Whale Watching Around The World Part 12
There are no less than four excellent museums dedicated to the whale at Lahaina. The Lahaina Whaling Museum on Front Street features antique miniature ships, handcrafted nautical tools, and three rooms of whaling displays. The Whale Center of the Pacific, located in the Whalers Village shopping complex in nearby Ka'anapali Resort, consists of two unique museums that have been telling the whale's tale for 12 years. The Whaler's Village Museum combines exhibits and educational displays about Lahaina's role in whaling history. It also houses Hawaii's most extensive collection of scrimshaw and marine antiques.
The other museum, Hale Kohola (House of the Whale), takes an in-depth look at the biology and physiology of the whale, focusing primarily on the humpback. Highlights are a baby humpback skeleton and the skull of one of the largest humpbacks ever recorded. Each museum has its own theater airing critically acclaimed whaling films throughout the day. Guided tours by marine naturalists are free.
How to Watch
What to Bring
As obvious as it sounds, the most important equipment to bring on any whale-watching trip is your eyes. Continually looking at the horizon can be tiring, but distant spouts are often the first indication that whales are present. Wear polarized sunglasses, even in cloudy weather. These help cut down on the glare from the water so ease observation of whales beneath the surface.
A second prerequisite is a good pair of binoculars. Though many whales are among the largest animals on Earth, they can look like black specks from a couple of miles away. Powerful binoculars allow identification of whales and observation of their behavior from a distance. Make sure the binoculars have a strong neck strap to prevent dropping them into the water in the heat of the moment.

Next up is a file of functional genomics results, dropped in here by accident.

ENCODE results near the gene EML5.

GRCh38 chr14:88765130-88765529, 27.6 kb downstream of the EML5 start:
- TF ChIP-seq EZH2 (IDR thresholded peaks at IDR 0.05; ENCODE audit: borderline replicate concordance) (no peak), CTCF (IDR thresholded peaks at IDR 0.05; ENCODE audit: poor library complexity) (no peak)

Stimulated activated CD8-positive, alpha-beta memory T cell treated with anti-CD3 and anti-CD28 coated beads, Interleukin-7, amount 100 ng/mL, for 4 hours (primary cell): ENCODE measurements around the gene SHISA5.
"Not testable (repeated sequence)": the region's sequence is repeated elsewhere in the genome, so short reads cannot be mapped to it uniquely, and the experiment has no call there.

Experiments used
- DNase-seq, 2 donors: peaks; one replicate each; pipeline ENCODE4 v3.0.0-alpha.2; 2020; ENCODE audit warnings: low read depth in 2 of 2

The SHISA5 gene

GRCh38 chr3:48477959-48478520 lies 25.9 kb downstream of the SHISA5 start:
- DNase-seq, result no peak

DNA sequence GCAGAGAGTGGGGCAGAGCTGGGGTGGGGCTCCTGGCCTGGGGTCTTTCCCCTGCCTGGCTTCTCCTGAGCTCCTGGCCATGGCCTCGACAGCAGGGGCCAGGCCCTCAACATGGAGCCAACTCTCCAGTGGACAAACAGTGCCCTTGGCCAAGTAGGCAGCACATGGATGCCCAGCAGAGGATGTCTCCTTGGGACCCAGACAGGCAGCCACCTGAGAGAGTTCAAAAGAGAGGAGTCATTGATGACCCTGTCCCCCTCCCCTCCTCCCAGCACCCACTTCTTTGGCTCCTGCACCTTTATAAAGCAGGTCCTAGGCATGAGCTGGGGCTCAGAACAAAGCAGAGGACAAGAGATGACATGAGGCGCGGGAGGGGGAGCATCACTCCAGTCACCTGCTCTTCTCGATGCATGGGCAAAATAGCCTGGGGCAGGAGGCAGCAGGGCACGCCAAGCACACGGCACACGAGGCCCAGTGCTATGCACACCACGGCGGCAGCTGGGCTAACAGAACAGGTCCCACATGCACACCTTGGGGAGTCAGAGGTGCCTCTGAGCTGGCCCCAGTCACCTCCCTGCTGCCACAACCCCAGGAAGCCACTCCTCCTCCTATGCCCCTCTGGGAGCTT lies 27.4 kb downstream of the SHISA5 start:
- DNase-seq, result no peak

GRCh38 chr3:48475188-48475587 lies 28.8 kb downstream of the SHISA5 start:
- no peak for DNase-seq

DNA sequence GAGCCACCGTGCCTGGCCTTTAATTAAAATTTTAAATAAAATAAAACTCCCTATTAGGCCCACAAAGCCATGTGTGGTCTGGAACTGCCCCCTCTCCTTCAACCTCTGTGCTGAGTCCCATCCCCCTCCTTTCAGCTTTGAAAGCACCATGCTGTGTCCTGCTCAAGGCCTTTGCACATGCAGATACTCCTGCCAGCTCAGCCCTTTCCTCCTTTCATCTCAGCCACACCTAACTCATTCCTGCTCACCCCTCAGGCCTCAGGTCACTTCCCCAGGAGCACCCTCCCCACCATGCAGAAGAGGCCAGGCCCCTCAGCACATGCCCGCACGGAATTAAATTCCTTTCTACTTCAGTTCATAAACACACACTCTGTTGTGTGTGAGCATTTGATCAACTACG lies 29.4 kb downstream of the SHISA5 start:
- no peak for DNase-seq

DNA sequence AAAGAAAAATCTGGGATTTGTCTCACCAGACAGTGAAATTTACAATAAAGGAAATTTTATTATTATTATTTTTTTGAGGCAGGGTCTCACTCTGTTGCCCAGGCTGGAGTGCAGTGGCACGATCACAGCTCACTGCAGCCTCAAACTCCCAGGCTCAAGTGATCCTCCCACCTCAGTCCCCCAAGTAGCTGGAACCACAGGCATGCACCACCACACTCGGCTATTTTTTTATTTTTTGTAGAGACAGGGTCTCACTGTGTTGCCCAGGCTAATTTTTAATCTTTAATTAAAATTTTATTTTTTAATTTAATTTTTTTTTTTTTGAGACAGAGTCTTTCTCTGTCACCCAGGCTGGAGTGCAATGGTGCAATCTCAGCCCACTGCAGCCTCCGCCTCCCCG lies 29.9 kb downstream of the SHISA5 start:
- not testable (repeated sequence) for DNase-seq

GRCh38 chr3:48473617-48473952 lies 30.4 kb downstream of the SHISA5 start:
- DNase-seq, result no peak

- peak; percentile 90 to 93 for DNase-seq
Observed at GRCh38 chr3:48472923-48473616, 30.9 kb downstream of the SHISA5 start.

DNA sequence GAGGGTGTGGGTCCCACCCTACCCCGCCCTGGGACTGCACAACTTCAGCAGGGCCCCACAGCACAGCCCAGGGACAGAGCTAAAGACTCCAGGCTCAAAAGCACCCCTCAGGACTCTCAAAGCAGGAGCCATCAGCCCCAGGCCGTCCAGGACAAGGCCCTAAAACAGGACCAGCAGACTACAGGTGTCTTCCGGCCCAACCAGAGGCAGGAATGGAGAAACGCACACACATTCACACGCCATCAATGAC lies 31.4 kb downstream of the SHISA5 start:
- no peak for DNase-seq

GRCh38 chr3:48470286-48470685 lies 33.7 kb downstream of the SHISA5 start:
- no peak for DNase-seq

Become familiar with whale behavior before any whale-watching excursion, as explained by this guide. A field guide to whales will also come in handy on an expedition. An important distinction to learn is the shape of individual whale spouts. Because each species has a unique spout, this is the best way to make a preliminary identification of species. Orcas, for instance, have only one blowhole, which produces a relatively low, single plume. Humpbacks, on the other hand, with their paired blowholes, emit a tall, dual spout that tends to billow out like a balloon. It's also helpful to learn profiles of the different species, especially the portion of the dorsal fin or fluke that breaks the surface. Since whales are rarely seen entirely out of the water, positive identification depends on piecing together physical and behavioral clues.
A Calm Stomach
Few people find the transition from dry land to open ocean easy. Though some whale-watching trips may take place entirely on quiet waters, seas that are calm upon departure can later turn rough. Even people who wouldn't ordinarily get seasick can fall victim when standing on a moving boat trying to focus through binoculars. And no, this is not the kind of nausea that a 55 gallon drum full of Gravol is even going to make a dent in!
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